Laugh-O-Gram Studio

Laugh-O-Gram Studio was a film studio located on the second floor of the McConahay Building at 1127 East 31st in Kansas City, Missouri.

The studio played a role in the early years of animation: it was home to many of the pioneers of animation, brought there by Walt Disney, and is said to be the place to have provided Disney with the inspiration to create Mickey Mouse.

The studio building has fallen to ruin and efforts are being made to restore it. The Disney family has promised $450,000 in matching funds for the restoration.


In May 1922, Disney founded Laugh-O-Gram Films with $15,000. The company got an $11,000 contract to produce six cartoons for Pictorial Clubs, Inc., which went bankrupt. Among his employees were several pioneers of animation: Ub Iwerks, Hugh Harman, Rudolph Ising, Carmen Maxwell, and Friz Freleng.

The company had problems making ends meet: by the end of 1922, Disney was living in the office, taking baths once a week at Union Station.

Thomas McCrum, a Kansas City dentist saved him from total failure when he commissioned Disney for $500 for Tommy Tucker's Tooth, a short subject showing the merits of brushing your teeth.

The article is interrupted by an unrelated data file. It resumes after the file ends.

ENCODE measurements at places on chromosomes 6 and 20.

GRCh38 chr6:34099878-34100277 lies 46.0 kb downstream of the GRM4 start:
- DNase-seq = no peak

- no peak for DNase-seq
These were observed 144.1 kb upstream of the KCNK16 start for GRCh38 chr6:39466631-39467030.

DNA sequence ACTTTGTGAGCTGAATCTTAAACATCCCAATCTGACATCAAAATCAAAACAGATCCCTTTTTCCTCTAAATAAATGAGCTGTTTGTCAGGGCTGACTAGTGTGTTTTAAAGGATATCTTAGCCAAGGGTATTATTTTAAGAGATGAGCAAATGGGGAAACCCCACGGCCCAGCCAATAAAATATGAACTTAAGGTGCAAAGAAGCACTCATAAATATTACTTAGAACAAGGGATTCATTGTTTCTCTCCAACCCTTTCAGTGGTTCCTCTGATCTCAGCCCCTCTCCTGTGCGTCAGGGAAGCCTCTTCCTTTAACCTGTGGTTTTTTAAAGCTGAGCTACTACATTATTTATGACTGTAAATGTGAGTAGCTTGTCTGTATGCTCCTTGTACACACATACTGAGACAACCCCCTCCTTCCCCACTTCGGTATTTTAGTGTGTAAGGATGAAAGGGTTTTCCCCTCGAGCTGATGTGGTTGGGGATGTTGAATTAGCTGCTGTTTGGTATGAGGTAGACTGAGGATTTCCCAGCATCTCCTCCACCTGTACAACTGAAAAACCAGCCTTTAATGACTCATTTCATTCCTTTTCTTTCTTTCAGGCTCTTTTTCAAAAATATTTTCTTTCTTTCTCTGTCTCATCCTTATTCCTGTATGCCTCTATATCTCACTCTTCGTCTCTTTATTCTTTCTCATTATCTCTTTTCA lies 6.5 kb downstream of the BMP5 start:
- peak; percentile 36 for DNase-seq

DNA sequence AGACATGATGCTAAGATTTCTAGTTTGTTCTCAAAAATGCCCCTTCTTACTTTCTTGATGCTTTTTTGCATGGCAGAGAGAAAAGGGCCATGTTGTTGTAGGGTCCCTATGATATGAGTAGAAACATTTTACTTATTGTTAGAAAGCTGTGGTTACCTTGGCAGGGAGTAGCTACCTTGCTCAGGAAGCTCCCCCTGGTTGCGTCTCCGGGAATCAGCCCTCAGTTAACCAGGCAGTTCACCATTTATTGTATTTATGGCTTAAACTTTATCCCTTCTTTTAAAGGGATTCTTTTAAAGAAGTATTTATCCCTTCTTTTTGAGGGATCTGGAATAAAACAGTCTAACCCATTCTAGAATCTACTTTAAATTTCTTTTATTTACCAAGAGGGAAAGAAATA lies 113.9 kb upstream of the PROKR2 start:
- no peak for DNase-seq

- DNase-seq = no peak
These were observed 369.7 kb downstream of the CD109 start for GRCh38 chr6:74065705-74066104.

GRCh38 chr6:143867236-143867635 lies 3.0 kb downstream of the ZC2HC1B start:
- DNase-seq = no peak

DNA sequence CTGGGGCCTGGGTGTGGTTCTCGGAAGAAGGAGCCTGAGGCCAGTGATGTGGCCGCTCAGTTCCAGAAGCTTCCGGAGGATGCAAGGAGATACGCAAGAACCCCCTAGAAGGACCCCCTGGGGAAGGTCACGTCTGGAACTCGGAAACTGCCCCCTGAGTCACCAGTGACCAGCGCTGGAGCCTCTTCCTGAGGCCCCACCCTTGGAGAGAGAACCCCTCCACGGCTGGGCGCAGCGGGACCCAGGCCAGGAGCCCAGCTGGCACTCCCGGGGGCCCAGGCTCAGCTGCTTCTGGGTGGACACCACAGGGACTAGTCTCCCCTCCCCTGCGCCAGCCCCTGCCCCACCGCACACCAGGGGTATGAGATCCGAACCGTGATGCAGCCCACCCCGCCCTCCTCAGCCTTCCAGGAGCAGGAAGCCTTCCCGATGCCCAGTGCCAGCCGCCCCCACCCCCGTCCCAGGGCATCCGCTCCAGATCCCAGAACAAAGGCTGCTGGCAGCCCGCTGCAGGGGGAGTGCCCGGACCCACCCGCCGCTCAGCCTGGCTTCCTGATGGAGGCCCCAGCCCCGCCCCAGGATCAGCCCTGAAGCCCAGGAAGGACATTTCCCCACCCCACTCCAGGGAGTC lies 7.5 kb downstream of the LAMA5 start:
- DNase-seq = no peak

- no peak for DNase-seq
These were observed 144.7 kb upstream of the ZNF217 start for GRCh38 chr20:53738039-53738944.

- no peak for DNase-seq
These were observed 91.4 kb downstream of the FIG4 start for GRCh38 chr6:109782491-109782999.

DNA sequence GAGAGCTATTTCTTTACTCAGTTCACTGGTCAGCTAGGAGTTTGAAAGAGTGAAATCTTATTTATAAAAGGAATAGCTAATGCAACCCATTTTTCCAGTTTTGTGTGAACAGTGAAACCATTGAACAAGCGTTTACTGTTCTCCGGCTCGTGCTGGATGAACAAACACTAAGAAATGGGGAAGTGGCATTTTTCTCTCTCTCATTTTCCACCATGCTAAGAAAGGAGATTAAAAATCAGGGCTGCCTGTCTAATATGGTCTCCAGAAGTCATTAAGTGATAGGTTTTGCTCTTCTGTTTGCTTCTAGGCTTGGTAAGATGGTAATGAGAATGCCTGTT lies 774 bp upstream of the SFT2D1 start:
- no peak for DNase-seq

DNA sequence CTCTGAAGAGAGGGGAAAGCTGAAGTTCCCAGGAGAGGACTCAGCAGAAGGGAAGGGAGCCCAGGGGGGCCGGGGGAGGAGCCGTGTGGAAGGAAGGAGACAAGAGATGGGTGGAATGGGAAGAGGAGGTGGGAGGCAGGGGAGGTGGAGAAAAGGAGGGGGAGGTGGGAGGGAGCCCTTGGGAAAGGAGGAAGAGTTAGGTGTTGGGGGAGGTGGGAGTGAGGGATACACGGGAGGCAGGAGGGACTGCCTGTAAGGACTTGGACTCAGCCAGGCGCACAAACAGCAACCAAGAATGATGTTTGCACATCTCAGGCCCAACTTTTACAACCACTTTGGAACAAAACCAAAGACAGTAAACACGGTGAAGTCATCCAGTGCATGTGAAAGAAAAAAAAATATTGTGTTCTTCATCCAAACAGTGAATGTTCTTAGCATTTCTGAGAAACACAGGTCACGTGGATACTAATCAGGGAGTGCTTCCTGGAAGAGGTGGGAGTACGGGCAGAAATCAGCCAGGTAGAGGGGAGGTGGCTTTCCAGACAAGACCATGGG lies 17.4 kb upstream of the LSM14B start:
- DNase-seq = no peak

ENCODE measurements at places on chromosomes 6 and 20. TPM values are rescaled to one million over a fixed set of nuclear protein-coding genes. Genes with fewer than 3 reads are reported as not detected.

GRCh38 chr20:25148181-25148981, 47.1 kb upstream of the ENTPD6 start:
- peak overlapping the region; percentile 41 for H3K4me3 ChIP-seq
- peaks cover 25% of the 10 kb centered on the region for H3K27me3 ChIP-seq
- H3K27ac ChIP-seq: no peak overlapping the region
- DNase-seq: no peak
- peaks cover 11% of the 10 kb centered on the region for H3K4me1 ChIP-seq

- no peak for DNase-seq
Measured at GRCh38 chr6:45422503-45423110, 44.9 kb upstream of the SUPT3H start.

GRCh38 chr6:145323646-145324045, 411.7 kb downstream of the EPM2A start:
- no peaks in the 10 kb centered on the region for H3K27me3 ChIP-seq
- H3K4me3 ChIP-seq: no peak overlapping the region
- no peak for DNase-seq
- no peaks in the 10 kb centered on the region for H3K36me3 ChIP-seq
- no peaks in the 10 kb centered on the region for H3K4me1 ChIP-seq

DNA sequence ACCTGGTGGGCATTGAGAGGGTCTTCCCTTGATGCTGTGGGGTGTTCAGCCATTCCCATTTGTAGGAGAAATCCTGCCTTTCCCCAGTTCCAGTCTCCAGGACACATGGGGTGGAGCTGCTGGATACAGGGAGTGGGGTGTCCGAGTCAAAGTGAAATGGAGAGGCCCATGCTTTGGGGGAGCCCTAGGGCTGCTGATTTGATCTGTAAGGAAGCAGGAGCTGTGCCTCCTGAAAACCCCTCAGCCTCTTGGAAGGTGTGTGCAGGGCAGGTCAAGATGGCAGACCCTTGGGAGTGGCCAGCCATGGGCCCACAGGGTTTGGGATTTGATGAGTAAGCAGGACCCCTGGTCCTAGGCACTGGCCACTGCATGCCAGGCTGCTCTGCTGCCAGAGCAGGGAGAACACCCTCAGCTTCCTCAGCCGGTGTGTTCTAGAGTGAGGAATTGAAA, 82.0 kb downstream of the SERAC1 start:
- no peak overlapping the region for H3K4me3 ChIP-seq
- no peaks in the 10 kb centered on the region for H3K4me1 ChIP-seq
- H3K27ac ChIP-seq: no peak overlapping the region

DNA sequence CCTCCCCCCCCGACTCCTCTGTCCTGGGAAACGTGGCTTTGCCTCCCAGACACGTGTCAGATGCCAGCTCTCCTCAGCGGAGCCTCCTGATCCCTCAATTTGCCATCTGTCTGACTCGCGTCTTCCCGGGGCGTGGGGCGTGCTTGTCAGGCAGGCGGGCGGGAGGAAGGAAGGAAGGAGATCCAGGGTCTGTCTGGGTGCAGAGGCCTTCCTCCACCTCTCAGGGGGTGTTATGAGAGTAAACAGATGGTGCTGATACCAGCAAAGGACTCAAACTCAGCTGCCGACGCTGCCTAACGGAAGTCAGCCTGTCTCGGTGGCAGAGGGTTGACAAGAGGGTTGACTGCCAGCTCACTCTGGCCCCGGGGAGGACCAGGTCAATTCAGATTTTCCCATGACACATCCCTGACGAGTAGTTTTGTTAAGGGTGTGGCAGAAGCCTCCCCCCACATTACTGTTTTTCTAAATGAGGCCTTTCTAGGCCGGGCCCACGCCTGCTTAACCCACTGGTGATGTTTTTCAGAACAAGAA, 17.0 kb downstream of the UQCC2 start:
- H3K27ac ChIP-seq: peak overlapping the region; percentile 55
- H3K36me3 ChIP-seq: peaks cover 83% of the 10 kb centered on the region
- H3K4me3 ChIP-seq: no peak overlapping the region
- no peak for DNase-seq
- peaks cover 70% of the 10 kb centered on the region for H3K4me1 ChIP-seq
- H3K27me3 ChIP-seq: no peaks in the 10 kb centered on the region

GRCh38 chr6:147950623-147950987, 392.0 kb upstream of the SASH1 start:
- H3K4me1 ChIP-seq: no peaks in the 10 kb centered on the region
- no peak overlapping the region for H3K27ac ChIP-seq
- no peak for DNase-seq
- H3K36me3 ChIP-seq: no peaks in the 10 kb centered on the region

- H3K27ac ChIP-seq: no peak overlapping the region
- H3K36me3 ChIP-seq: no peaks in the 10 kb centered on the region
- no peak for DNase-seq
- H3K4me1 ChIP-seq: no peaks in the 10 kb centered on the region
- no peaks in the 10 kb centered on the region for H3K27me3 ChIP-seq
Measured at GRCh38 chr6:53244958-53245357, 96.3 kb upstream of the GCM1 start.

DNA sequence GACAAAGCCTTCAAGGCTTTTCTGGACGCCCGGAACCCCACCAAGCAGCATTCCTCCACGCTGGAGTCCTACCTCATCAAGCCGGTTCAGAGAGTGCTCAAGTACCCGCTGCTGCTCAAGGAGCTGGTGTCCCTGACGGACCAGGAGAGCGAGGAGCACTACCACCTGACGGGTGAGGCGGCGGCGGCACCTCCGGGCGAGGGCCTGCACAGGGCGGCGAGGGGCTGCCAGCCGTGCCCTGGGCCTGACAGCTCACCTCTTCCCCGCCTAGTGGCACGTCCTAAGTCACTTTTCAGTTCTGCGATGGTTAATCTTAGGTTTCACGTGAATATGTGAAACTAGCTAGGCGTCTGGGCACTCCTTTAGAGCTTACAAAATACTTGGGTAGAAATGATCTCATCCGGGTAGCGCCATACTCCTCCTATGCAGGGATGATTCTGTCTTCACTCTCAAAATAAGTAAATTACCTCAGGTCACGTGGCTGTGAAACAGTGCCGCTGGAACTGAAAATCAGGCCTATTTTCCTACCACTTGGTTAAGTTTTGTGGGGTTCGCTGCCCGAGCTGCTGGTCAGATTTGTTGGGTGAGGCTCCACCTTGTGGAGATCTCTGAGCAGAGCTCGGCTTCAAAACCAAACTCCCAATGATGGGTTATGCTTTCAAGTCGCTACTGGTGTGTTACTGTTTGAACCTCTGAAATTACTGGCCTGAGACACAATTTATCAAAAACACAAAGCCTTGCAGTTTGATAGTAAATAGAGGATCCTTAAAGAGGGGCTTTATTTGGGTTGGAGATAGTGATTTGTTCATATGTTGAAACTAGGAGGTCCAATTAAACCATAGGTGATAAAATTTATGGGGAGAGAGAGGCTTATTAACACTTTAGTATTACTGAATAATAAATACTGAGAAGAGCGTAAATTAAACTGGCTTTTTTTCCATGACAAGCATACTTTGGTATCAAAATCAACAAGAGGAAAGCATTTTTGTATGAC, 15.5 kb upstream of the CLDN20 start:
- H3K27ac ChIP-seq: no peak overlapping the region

After creating one last short, the live-action/animation Alice Comedies, the studio declared bankruptcy in July 1923. Disney then moved to Hollywood, California. Disney sold his movie camera, earning enough money for a one-way train ticket; he brought along an unfinished reel of Alice's Wonderland.

Inspiration for Mickey Mouse

Disney told interviewers later that he was inspired to draw Mickey by a tame mouse at his desk at Laugh-O-Gram Studio in Kansas City, Missouri.

They used to fight for crumbs in my waste-basket when I worked alone late at night. I lifted them out and kept them in wire cages on my desk. I grew particularly fond of one brown house mouse. He was a timid little guy. By tapping him on the nose with my pencil, I trained him to run inside a black circle I drew on my drawing board. When I left Kansas to try my luck at Hollywood, I hated to leave him behind. So I carefully carried him to a backyard, making sure it was a nice neighborhood, and the tame little fellow scampered to freedom.

In 1928 during a train trip to New York he showed the drawing to his wife Lillian Marie Bounds and said he was going to call it "Mortimer Mouse." She replied that the name sounded "too sissified" and suggested Mickey Mouse instead.


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